Company Risked Workers’ Lives While Raking in Super Profits
By Francisco Picado
DENVER, CO, June 7, 2021—On May 6, Amazon worker Linda Rodriguez filed a complaint with the Colorado Department of Labor and Employment for Amazon’s “systematic failure to comply with even the most basic safety precautions necessary to protect her and her co-workers from exposure to the [Covid-19] virus” at the peak of the coronavirus pandemic. “Amazon just wanted to pressure people to keep coming to work during the pandemic, even though we were terrified, and they didn’t tell us whether we’d been exposed and didn’t even explain to my Spanish-speaking co-workers…that they shouldn’t come to work if they were sick.”
Rodriguez, 59, was hired in 2019 at Amazon’s massive 855,000-square-foot robotic warehouse, called DEN3 Fulfillment Center. The facility in Thornton, CO, some 16 miles north of downtown Denver, opened in 2018 and employs more than 1,500 people. Like Rodriguez, other workers have been fighting to protect themselves during the pandemic by engaging in “safety strikes” and other actions on the job, registering complaints with the National Labor Relations Board (NLRB), or filling lawsuits.
Rodriguez first complained about Amazon’s contact tracing program. She said the company failed to notify her that she had been exposed to the virus when a coworker tested positive after being sent home sick on June 2, 2020. Rodriguez and other workers only learned of the danger when the worker, who fell quite ill, texted coworkers that she had tested positive for COVID-19. “Amazon,” Rodriguez’s complaint asserts, “was simultaneously working to create the illusion of diligent compliance with safety requirements,” while claiming a “cutting-edge contact tracing program.”
The complaint notes that Amazon admitted some 20,000 employees had tested positive for Covid-19, but it characterizes the contact tracing program as “an ineffective sham.” At the same time, Amazon was profiting from the sale of its contact tracing methods to other employers. Politico Magazine reported on May 11, 2020, that Amazon had been hired to build the state of California’s Covid-19 “data management system for contact tracing,” along with business partners Accenture and Salesforce.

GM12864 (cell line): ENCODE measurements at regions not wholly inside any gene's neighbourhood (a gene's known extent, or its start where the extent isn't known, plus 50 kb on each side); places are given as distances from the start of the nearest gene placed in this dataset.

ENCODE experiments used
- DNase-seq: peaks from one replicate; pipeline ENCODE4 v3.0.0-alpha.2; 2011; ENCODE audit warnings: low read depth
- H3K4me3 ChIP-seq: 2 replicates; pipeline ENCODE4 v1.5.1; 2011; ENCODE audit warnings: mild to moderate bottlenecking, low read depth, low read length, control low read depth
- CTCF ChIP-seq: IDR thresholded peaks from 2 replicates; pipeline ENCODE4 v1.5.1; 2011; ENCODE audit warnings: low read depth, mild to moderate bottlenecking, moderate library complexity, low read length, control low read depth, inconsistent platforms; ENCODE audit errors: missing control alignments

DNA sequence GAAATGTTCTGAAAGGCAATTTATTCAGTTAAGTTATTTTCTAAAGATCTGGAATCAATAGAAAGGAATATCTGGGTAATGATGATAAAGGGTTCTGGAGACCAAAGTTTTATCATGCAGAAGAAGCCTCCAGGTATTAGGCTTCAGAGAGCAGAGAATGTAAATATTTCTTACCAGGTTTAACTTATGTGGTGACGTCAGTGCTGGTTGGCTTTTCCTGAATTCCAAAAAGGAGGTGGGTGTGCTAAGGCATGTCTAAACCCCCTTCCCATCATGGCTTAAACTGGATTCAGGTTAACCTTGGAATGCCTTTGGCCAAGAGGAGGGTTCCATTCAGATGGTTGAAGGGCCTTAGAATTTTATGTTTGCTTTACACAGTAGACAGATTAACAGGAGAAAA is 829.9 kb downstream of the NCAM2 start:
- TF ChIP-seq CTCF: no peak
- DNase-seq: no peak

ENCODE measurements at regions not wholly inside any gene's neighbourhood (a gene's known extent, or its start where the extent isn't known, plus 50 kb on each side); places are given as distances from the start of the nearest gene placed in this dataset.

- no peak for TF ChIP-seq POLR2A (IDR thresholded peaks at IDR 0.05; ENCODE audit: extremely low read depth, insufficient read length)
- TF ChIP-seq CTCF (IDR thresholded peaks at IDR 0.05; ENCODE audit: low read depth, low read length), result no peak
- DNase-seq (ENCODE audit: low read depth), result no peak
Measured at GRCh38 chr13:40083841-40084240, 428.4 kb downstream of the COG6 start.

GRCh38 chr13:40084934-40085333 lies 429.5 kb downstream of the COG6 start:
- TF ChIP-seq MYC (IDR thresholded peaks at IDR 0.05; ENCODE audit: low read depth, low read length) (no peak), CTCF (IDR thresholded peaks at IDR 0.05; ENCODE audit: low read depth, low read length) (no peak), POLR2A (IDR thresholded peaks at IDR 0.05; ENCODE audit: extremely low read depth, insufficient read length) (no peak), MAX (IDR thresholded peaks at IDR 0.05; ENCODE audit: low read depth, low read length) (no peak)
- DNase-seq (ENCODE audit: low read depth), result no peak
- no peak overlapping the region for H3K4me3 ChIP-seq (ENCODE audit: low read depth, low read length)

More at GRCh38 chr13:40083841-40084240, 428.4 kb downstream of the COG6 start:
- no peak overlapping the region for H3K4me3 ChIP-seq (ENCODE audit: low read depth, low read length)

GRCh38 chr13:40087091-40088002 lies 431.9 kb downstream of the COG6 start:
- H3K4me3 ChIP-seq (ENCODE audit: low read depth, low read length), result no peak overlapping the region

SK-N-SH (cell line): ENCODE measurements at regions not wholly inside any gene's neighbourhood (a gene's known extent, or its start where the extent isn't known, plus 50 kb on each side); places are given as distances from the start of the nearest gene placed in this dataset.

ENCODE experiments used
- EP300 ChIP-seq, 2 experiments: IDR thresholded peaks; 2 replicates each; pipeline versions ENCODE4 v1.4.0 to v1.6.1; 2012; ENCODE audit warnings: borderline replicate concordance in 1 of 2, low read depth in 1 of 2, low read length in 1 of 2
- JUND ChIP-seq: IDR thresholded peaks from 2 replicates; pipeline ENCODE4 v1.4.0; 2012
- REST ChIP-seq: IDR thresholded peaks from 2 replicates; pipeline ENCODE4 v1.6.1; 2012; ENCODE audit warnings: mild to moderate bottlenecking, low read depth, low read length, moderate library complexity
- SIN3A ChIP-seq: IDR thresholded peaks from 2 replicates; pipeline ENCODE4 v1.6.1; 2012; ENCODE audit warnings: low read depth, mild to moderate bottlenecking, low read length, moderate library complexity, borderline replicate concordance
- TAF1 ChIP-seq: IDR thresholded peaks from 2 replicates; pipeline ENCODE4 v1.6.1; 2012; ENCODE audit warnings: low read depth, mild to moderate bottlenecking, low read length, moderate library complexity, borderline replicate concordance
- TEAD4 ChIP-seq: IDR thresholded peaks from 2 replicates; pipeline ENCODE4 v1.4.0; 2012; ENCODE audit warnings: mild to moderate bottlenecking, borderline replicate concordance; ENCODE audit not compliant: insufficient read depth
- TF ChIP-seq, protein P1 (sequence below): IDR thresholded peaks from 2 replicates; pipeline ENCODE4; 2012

‘A climate of fear’
Also in May 2020, Tim Bray, an Amazon vice-president, resigned in protest, over Amazon’s firing of employees who protested working conditions during the pandemic. In his public resignation letter, Bray wrote that the company has been “firing whistleblowers who were making noise about warehouse employees frightened of COVID-19.” Bray called the company “chickenshit.” He said the firings were “designed to create a climate of fear.”
“Amazon may be one of the richest and most powerful companies in the world, it made a lot of money during the pandemic when workers like me were working 60-hour weeks doing brutal and dangerous work inside warehouses,” said Rodriguez in a May 7, 2021, statement. The New York Times reported on April 29 that Amazon registered $108.5 billion in sales in the first quarter of the year, up 44 percent from a year earlier. It also posted $8.1 billion in profit.
Rodriguez reported her situation to a Human Resources official who “reacted… with explosive anger” and stated Rodriguez’s only option was to take an unpaid leave of absence. Through June and July 2020, Rodriguez continued to report Amazon’s failed coronavirus safety procedures. She believed her immigrant coworkers, especially, were put at greater risks by Amazon’s failure to enforce mask-wearing and social distancing, and by the overall lack of adequate cleaning procedures, like not cleaning workstations used by workers who tested positive for Covid-19. Rodriguez began documenting her safety complaints in writing by emailing Human Resources managers and sending memorandums to her supervisor.